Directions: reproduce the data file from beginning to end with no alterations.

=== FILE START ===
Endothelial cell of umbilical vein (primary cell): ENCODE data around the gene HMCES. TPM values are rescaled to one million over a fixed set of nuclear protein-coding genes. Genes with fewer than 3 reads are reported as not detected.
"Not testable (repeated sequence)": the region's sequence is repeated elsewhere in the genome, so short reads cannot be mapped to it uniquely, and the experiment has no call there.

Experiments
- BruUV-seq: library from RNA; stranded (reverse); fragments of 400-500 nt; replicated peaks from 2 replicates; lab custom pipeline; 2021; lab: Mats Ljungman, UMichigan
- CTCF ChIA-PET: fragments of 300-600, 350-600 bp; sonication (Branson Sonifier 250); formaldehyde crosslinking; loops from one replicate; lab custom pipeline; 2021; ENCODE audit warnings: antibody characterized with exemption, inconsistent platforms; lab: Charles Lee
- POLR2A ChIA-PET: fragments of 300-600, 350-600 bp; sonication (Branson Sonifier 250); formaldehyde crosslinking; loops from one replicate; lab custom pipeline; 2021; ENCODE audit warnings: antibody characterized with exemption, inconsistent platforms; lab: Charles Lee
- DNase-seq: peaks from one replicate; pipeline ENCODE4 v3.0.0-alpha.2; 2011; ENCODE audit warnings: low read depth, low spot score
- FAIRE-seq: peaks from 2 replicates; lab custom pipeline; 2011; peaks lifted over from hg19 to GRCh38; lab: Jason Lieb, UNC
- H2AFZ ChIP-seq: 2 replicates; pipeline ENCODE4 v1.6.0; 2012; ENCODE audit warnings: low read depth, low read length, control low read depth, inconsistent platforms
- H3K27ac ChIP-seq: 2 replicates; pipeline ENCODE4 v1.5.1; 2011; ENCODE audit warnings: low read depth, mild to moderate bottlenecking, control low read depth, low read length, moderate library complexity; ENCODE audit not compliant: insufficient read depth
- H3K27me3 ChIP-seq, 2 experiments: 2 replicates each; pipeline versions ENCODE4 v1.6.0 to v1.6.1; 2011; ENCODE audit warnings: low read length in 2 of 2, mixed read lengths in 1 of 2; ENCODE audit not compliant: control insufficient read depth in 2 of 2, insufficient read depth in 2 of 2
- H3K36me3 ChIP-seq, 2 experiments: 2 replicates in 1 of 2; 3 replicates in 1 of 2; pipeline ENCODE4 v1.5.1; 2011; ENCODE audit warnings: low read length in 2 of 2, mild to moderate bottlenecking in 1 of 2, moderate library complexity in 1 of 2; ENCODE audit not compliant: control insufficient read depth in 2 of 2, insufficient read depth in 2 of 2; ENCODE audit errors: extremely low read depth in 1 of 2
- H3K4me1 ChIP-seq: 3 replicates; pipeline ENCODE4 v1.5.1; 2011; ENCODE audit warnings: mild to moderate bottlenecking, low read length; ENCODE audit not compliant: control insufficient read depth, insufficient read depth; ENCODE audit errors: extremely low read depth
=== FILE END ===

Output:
Endothelial cell of umbilical vein (primary cell): ENCODE data around the gene HMCES. TPM values are rescaled to one million over a fixed set of nuclear protein-coding genes. Genes with fewer than 3 reads are reported as not detected.
"Not testable (repeated sequence)": the region's sequence is repeated elsewhere in the genome, so short reads cannot be mapped to it uniquely, and the experiment has no call there.

Experiments
- BruUV-seq: library from RNA; stranded (reverse); fragments of 400-500 nt; replicated peaks from 2 replicates; lab custom pipeline; 2021; lab: Mats Ljungman, UMichigan
- CTCF ChIA-PET: fragments of 300-600, 350-600 bp; sonication (Branson Sonifier 250); formaldehyde crosslinking; loops from one replicate; lab custom pipeline; 2021; ENCODE audit warnings: antibody characterized with exemption, inconsistent platforms; lab: Charles Lee
- POLR2A ChIA-PET: fragments of 300-600, 350-600 bp; sonication (Branson Sonifier 250); formaldehyde crosslinking; loops from one replicate; lab custom pipeline; 2021; ENCODE audit warnings: antibody characterized with exemption, inconsistent platforms; lab: Charles Lee
- DNase-seq: peaks from one replicate; pipeline ENCODE4 v3.0.0-alpha.2; 2011; ENCODE audit warnings: low read depth, low spot score
- FAIRE-seq: peaks from 2 replicates; lab custom pipeline; 2011; peaks lifted over from hg19 to GRCh38; lab: Jason Lieb, UNC
- H2AFZ ChIP-seq: 2 replicates; pipeline ENCODE4 v1.6.0; 2012; ENCODE audit warnings: low read depth, low read length, control low read depth, inconsistent platforms
- H3K27ac ChIP-seq: 2 replicates; pipeline ENCODE4 v1.5.1; 2011; ENCODE audit warnings: low read depth, mild to moderate bottlenecking, control low read depth, low read length, moderate library complexity; ENCODE audit not compliant: insufficient read depth
- H3K27me3 ChIP-seq, 2 experiments: 2 replicates each; pipeline versions ENCODE4 v1.6.0 to v1.6.1; 2011; ENCODE audit warnings: low read length in 2 of 2, mixed read lengths in 1 of 2; ENCODE audit not compliant: control insufficient read depth in 2 of 2, insufficient read depth in 2 of 2
- H3K36me3 ChIP-seq, 2 experiments: 2 replicates in 1 of 2; 3 replicates in 1 of 2; pipeline ENCODE4 v1.5.1; 2011; ENCODE audit warnings: low read length in 2 of 2, mild to moderate bottlenecking in 1 of 2, moderate library complexity in 1 of 2; ENCODE audit not compliant: control insufficient read depth in 2 of 2, insufficient read depth in 2 of 2; ENCODE audit errors: extremely low read depth in 1 of 2
- H3K4me1 ChIP-seq: 3 replicates; pipeline ENCODE4 v1.5.1; 2011; ENCODE audit warnings: mild to moderate bottlenecking, low read length; ENCODE audit not compliant: control insufficient read depth, insufficient read depth; ENCODE audit errors: extremely low read depth